You are now entering the Jewish Currents archive.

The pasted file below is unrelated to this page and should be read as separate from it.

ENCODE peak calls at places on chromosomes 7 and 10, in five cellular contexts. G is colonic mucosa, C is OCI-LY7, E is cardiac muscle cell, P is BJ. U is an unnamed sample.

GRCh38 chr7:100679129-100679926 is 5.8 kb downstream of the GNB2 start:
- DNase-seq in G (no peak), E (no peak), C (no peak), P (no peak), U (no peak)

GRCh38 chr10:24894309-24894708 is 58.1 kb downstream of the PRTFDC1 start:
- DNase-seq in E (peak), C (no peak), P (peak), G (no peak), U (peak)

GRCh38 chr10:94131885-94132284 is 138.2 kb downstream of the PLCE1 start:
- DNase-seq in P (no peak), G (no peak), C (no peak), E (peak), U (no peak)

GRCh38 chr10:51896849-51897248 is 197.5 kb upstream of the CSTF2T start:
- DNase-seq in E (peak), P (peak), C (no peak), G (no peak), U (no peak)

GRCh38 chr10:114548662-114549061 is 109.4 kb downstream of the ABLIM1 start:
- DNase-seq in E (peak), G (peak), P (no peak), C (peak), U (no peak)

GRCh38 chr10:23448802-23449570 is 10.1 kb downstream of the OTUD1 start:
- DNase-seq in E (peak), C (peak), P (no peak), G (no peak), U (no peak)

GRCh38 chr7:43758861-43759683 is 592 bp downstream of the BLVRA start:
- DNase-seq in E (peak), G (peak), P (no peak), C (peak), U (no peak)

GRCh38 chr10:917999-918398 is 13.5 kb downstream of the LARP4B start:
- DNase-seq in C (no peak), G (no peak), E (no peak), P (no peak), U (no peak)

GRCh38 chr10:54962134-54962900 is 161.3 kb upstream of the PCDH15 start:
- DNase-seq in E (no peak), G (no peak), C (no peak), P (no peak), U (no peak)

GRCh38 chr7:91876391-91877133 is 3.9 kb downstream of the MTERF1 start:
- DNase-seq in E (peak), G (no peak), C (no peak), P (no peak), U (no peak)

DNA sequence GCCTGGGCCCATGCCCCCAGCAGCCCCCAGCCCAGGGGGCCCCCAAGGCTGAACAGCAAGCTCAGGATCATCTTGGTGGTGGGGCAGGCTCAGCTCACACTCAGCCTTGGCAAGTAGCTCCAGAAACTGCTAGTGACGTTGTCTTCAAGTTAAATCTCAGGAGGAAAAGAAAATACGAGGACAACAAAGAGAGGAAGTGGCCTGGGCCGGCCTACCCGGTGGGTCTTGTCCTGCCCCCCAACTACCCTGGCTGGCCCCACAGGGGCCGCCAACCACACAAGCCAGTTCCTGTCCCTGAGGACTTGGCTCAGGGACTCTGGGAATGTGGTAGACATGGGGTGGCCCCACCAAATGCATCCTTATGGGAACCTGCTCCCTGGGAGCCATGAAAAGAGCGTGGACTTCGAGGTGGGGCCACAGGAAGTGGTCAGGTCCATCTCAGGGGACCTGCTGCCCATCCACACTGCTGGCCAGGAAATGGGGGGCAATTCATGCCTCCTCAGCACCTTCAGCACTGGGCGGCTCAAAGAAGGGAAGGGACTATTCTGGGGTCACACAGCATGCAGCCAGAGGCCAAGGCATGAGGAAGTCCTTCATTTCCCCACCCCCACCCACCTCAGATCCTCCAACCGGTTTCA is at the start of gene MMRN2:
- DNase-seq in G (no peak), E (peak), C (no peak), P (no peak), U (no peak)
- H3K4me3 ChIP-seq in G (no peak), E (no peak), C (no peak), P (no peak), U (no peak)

[caption id=“attachment_28734” align=“alignright” width=“300”] Deportees from Bialystok, January, 1943[/caption] A group of sixteen Jewish teenagers organized by Judith Nowogrodzka, 35, a Communist partisan whose husband Moses had been killed in a Nazi massacre in 1941, escaped from the Bialystok Ghetto on this date in 1943. Judith Nowogrodzka, 35, afflicted with heart disease and struggling to feed her mother, “formed her own organization, which became known as Judith’s Group,” according to her family’s geneaology page, “the majority [of whom] were . . . young people without party affiliations, including individuals with a criminal record.” The group, led by Szymon Datner, a teacher, was forced to return to the ghetto the very night they escaped, but succeeded in leaving again and reaching the forests on June 3. They fought as partisans, at first alone and then with units from the Red Army, until the war’s conclusion. Datner survived the war to become an historian specializing in Nazi war crimes in eastern Poland; he died in Warsaw in 1989. Judith Nowogrodzka, who stayed in the ghetto to continue to organize escapes, died in the uprising that was launched in Bialystok on August 16, 1943. “[I]n order to destroy 30,000 people . . . the Germans would need a little, time and 300 men, because the thousands of unarmed Jews were in fact inside a prison and as strictly controlled as prisoners. Assuming that the ghetto possessed a few dozen revolvers and even a few rifles, our struggle was doomed to end in total defeat — all of us would die and the German losses would be minimal. On the other hand, even 30,000 Germans could not exterminate 300 partisans operating in open country covered by forests. I summed it all up: If the Germans had to accept the existence of Jewish armed resistance directed against them, they would be happy to have it confined inside the ghetto. The only place for fighting was the forest. -Szymon Datner